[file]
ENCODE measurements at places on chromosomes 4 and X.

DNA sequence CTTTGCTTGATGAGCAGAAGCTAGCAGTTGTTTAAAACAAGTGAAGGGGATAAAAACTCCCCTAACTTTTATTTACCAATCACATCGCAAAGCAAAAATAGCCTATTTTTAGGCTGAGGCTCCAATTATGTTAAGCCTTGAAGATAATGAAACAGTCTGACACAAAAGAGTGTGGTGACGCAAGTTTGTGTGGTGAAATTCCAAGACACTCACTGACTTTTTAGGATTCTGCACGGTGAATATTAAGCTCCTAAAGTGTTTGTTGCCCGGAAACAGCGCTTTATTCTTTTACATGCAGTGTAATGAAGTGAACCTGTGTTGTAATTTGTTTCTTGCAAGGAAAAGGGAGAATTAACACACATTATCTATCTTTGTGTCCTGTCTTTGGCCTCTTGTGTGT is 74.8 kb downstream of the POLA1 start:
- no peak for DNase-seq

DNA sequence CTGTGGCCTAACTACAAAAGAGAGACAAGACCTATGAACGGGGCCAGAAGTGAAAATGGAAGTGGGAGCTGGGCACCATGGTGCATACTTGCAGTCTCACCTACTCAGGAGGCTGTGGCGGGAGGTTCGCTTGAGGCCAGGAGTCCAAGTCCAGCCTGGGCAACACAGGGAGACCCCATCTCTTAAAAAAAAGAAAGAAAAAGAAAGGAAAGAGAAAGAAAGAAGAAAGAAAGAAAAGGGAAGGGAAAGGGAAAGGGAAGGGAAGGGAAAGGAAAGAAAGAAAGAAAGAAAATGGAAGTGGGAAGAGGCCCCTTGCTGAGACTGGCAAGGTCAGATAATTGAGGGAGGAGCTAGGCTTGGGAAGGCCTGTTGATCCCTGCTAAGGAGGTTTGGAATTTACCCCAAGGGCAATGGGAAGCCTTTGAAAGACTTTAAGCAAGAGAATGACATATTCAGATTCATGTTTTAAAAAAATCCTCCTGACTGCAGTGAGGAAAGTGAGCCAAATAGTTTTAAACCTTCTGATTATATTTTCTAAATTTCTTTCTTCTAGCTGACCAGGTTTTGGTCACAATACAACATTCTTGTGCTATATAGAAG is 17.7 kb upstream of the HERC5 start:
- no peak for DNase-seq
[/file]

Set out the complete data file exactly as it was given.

ENCODE measurements at places on chromosomes 4 and X.

DNA sequence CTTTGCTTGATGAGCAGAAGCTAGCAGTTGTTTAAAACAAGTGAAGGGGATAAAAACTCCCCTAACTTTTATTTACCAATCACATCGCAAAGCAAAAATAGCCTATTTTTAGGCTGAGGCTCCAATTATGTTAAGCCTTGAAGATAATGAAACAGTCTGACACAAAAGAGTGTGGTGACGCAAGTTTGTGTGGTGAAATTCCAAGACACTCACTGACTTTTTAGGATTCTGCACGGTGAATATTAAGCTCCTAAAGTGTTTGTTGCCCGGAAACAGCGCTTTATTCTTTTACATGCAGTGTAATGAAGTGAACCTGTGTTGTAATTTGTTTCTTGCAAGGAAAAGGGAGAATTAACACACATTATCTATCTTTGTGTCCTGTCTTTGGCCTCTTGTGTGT is 74.8 kb downstream of the POLA1 start:
- no peak for DNase-seq

DNA sequence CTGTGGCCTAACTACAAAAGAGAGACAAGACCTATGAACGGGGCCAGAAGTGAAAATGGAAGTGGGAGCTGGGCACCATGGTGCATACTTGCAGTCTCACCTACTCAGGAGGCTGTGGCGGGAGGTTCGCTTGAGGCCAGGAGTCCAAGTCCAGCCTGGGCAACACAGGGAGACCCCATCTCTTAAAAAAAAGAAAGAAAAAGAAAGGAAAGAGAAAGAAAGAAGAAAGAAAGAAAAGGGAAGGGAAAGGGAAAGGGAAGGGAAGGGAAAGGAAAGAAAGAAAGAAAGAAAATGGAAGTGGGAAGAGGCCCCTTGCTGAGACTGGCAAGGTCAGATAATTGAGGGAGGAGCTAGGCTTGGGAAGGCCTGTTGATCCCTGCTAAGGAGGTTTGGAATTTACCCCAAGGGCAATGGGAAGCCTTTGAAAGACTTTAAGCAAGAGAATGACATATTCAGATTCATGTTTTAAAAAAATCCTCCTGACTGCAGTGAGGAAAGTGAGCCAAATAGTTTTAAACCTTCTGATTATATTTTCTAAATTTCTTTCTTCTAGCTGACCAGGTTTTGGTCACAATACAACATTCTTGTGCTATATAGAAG is 17.7 kb upstream of the HERC5 start:
- no peak for DNase-seq